UPDATE: Sacred Paths Center to Reopen

Sacred Paths Center sparked speculation yesterday when they abruptly announced that the the center was closing “indefinitely” and would be conducting an internal and external audit.  Today, SPC Executive Director Teisha Magee, announced that the center would reopen Monday, August 8th.

We sincerely apologize for the confusion caused by our sudden closing. We want to thank Keys of Paradise for making their space available for the events that we inconvenienced this week. – Statement from Executive Director Teisha Magee

Magee also wanted to reassure people who had scheduled events at the  center between now and the reopening on Monday that the space they reserved is  available to them as promised previously.

The sudden announcement of indefinite closure, coming just a day after announcing the center had surpassed its fundraising goals to keep their doors open, caused some Pagans to speculate, “If it turns out people’s sympathy was being played to pay someone’s gambling debts, we better see more than an internal audit,” Kenneth commented on The Wild Hunt.  Rumors were further fueled by the resignations of two unnamed board members.

Magee said the reason for the closing was “to catch up on some neglected organizational items” and to do a physical inventory of the store.  Another task the SPC board is focusing on includes restructuring their organizational tools.

Sacred Paths Center put out this comment on their facebook page in response to a question:

   Sorry, we’ve realized that the word “audit” has been misconstrued. This is not an IRS-style audit, this is annual audit that all non-profits must do to show that they’ve used the donations they’ve received properly. This isn’t something being forced on the center, this is something the center is doing to make sure our Form 990s and other documentation meet the government’s standards for “best practices”. Because most of our organization is unfamiliar with these forms, we felt getting outside advice was appropriate.

An unnamed source disputes SPC’s claim that this is a routine audit.  They say that while the SPC board is acting in good faith and sincerely wants to resolve the issue, the temporary closure and audit were forced on the center by a SPC member.  “The member basically came in and said ‘you must do this or I’ll take certain steps’ – implying that they would report the center to some state authority.  The source says the board was aware of irregularities in the center’s books and planned to look into the issue, but the demand by the anonymous center member forced quicker action.

The source says it unclear if the alleged possible problems with the bookkeeping are  from sloppy record keeping, mismanagement, or rise to an actionable item under Minnesota law.  They noted that the member who demanded the audit firmly believes in the center,  still fully supports it, and says it is a good investment for the community.

SPC plans to publish a breakdown of the success of their Change and Grow campaign on Monday, August 8th. The full statement from Sacred Paths Center is reprinted below.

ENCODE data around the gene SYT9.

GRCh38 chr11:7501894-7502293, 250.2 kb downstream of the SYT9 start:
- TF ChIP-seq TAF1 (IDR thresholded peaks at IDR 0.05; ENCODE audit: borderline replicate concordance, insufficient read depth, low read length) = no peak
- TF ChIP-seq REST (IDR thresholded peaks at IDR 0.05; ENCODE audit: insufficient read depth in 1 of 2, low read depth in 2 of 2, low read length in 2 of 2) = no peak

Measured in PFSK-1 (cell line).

From The Executive Director:

Dear supporter of the Center,
The Center will reopen for all normal business on Monday, August 8.
We sincerely apologize for the confusion caused by our sudden closing. We want to thank Keys of Paradise for making their space available for the events that we inconvenienced this week. We are reaching out to the coordinators for all events scheduled at the center between now and the reopening on Monday to assure them that the space they reserved will be available to them as promised previously. If you have something scheduled at the center this weekend you will have space.


The reason for closing this week is simply to catch up on some neglected organizational items. 

We need to do a physical inventory of the store, clean up our book keeping and filing systems, and we are restructuring our organizational tools to better serve our members and the community.

These projects become very difficult when being done amongst the hustle and bustle of the normal Center functions.

We will publish a breakdown of the success of our Change and Grow campaign. We received great response from the community and we would like to show you where your hard earned donations served the center. We will be posting an accounting on the website for anyone to view. We appreciate the communities support and want you to know we how much we value your contributions. Our commitment to you is that we will continue to evaluate our expenses, making sure we are doing the most with your contributions each month.

We will also be working to create a way for the community to provide us with feedback. We do our best every moment to provide you with a community center that welcomes everyone. If we fail to do that in some way, we want to know. This way we can improve. This will also be a way for you to show us what you want to see at the center, services you’d appreciate or pay a compliment to our wonderful volunteer staff.